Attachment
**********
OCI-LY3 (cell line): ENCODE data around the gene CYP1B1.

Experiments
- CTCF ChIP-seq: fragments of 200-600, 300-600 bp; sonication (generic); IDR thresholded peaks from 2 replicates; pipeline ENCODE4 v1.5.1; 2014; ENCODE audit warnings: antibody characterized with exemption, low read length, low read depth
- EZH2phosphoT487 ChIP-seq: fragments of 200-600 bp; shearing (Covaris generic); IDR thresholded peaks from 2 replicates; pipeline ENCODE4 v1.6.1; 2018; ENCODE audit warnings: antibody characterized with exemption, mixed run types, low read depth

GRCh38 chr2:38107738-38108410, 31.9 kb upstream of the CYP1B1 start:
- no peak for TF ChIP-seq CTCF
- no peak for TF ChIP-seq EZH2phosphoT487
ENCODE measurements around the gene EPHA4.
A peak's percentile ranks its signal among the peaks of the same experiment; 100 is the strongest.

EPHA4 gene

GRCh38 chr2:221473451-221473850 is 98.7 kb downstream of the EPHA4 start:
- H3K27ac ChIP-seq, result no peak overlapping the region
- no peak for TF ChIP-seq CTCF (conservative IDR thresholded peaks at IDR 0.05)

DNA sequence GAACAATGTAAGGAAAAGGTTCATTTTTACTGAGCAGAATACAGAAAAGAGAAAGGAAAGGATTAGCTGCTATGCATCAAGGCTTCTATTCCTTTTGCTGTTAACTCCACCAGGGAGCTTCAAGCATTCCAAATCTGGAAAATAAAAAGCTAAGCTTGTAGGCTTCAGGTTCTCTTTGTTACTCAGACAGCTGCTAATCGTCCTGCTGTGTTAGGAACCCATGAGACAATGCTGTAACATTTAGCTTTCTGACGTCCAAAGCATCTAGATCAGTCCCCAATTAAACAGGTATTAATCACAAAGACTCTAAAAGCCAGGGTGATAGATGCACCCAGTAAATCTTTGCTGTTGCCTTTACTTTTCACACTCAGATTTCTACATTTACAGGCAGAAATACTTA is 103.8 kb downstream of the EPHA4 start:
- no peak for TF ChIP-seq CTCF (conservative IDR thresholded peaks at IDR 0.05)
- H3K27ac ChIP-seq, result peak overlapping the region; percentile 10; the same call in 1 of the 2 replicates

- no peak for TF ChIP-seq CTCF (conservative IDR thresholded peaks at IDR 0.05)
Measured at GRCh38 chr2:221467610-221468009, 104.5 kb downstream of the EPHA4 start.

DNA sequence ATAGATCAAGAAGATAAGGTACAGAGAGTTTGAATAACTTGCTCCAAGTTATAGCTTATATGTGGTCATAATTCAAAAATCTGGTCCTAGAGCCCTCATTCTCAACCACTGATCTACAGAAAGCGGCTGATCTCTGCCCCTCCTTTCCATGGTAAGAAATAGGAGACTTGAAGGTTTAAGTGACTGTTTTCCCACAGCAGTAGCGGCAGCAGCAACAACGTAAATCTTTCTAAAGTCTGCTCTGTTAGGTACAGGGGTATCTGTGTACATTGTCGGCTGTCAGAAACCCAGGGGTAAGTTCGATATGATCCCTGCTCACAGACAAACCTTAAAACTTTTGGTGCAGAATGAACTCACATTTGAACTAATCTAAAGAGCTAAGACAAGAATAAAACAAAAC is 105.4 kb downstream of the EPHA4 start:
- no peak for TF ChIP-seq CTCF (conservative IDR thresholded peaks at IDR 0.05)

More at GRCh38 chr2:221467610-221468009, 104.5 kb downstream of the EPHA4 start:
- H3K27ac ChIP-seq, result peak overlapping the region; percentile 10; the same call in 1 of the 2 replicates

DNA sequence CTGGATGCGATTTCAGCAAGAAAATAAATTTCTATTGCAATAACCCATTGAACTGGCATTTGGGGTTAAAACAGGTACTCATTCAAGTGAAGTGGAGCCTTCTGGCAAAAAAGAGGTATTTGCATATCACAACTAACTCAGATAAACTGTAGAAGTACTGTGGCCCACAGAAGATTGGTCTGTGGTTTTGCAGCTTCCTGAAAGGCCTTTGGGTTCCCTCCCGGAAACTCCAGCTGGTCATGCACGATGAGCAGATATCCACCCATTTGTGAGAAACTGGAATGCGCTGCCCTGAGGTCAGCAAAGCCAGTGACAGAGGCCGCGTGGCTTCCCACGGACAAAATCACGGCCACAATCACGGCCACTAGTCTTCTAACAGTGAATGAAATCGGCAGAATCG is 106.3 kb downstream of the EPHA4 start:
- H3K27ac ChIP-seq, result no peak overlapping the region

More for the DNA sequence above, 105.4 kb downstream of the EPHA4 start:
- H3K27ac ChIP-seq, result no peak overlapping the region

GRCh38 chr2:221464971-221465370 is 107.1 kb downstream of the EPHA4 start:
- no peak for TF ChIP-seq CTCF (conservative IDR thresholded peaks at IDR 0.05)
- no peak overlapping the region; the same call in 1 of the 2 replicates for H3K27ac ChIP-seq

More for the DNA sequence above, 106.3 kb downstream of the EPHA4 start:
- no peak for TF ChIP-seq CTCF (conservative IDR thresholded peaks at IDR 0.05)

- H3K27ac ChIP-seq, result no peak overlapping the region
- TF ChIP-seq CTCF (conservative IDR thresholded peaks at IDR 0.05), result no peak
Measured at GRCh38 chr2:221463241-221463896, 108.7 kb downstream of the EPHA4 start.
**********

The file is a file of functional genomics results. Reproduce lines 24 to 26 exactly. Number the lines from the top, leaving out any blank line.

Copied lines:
- H3K27ac ChIP-seq, result no peak overlapping the region

More for the DNA sequence above, 105.4 kb downstream of the EPHA4 start:
- H3K27ac ChIP-seq, result no peak overlapping the region